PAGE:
Tehching Hsieh and Rope Piece
When visiting Fayles Library, I was immediately drawn to Tehching Hsieh and his work as a performance artist. Most specifically, I decided to take a closer look at Hsieh’s “One Year Performance (Rope Piece)” in which he was physically tied to Linda Montano for an entire year, only separated by an eight-foot rope. This single artifact was enclosed in an entire folder of Montano’s letters and notes detailing her own experiences and struggles within the piece. Yet, the original copy detailing the performance was what stood out to me. The official statement reads the details of the art piece, specifically that they “will never touch each other during the year”. It outlines the starting date of July 4th 1983 at 6pm, and ending date of July 4th 1984 at 6pm. It was simple, typed up in black ink from a typewriter. Basic and mundane, hinting at the underlying concept of the mundane that is prevalent throughout all of Hsieh’s work. 365 days tied to the same person—always with them, but never touching.
It’s important to begin with Hsieh’s art performance as a whole, and the ways in which he challenges others to view everyday activities in a new light. Coming from “Taiwan as an illegal immigrant in 1974”, Hsieh was immediately thrown into the energy and speed of New York City (Cotter). While this is a city of wonders and rare finds, Tehching says that “his performances are not about endurance, or discipline, or spiritual conditions but about everyday life, which is made up of repetitive patterns” (Cotter). As he focused his performances around one year, this art piece centered around the everyday pattern of being with people in New York. He lived outside on the streets of New York for a year, spent a year punching an alarm clock every hour, spent a year confined in a room. Having an entire year to experience and become a piece of living art, there is a strong feeling of repetition and emotion tied into these performances.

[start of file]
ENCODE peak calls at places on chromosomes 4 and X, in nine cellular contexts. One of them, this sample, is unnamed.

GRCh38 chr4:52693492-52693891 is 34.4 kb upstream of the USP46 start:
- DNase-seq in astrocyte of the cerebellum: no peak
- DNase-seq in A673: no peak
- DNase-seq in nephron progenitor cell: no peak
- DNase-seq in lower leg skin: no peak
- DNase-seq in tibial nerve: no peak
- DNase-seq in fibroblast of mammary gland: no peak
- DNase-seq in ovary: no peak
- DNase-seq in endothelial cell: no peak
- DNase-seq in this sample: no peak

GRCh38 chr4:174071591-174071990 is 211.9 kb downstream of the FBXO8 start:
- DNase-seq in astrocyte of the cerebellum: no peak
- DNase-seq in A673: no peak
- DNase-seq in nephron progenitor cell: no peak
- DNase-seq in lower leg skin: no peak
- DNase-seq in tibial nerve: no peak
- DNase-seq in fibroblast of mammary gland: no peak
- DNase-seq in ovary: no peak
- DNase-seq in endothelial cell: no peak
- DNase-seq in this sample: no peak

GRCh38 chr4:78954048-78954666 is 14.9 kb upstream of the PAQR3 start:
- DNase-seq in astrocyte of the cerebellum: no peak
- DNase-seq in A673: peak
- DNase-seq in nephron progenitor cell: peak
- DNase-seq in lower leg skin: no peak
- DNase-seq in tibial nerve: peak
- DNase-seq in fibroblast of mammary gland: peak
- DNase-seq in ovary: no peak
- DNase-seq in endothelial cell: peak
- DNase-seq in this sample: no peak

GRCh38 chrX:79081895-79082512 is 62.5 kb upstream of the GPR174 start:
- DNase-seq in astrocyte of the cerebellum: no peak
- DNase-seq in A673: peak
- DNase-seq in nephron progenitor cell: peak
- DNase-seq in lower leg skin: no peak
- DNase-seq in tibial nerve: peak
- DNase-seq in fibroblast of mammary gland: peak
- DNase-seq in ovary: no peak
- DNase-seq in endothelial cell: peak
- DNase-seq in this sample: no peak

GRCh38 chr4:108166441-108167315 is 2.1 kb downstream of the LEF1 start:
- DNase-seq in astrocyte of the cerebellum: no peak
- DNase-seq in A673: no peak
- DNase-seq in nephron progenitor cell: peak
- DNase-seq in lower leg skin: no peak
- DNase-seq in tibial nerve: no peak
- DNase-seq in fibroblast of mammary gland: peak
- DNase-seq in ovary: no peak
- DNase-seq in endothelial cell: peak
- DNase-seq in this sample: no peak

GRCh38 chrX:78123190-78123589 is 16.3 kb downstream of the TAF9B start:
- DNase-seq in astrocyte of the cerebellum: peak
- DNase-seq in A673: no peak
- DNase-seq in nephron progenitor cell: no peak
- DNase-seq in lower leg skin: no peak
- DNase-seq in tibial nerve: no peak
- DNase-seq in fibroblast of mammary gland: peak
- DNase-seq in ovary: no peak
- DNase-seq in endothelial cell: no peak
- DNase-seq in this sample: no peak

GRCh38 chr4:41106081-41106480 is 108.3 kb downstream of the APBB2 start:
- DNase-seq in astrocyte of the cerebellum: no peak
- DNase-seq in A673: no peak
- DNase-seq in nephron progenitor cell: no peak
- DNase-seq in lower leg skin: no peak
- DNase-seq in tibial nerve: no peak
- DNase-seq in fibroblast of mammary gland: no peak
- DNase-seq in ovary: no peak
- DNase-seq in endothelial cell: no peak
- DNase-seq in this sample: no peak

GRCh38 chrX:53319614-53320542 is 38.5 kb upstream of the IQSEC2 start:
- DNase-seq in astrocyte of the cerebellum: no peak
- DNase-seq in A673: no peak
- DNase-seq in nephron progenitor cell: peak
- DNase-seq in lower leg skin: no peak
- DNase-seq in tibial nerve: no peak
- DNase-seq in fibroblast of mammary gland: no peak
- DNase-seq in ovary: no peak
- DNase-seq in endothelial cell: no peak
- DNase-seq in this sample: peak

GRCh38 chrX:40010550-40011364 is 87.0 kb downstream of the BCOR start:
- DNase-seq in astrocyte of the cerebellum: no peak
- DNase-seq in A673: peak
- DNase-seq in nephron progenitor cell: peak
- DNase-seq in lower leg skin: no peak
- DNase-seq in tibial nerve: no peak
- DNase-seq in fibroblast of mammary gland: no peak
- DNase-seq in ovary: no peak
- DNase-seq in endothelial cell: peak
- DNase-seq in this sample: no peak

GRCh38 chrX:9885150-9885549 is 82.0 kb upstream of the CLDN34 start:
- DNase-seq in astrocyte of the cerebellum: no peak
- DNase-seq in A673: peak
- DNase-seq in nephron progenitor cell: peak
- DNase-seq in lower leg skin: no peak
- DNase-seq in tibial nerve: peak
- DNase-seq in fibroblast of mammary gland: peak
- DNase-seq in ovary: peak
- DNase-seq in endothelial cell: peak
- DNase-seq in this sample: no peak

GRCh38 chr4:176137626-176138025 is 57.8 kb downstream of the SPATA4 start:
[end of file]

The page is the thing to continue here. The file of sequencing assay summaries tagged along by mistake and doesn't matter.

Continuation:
When beginning my research on the One Year Performance with Linda Montano, I was quickly engrossed with literature about 1980’s performance art. Performance spaces and pop-up galleries became quite popular during this time period, providing artists with a lack of financial stability or support a place to show their work to the public. Apartments and clubs transformed into galleries and open spaces overnight. Most specifically, the Franklin Furnace provided a key space for artists in the 1980s (Carr 19). However, these spaces are unlike the glossy, white galleries that fill Chelsea today. They were described as “looking like the ordinary basement…with exposed pipes [and] clip-on lights…with 75 people on hand-folding chairs” (Carr 19). Most specifically, Furnace supported Hsieh by providing him with the ability to advertise and promote his pieces. For his One Year Performance (Outdoor Piece) in which he lived outside, Furnace provided him with photography and promotional materials to spread the word about his endeavors and promote him as an artist. These spaces have dwindled over time, but performance art took over the 1980’s and forced New Yorkers to pay attention. Art wasn’t limited to inside walls anymore, but stared blatantly in the eyes of New York’s inhabitants.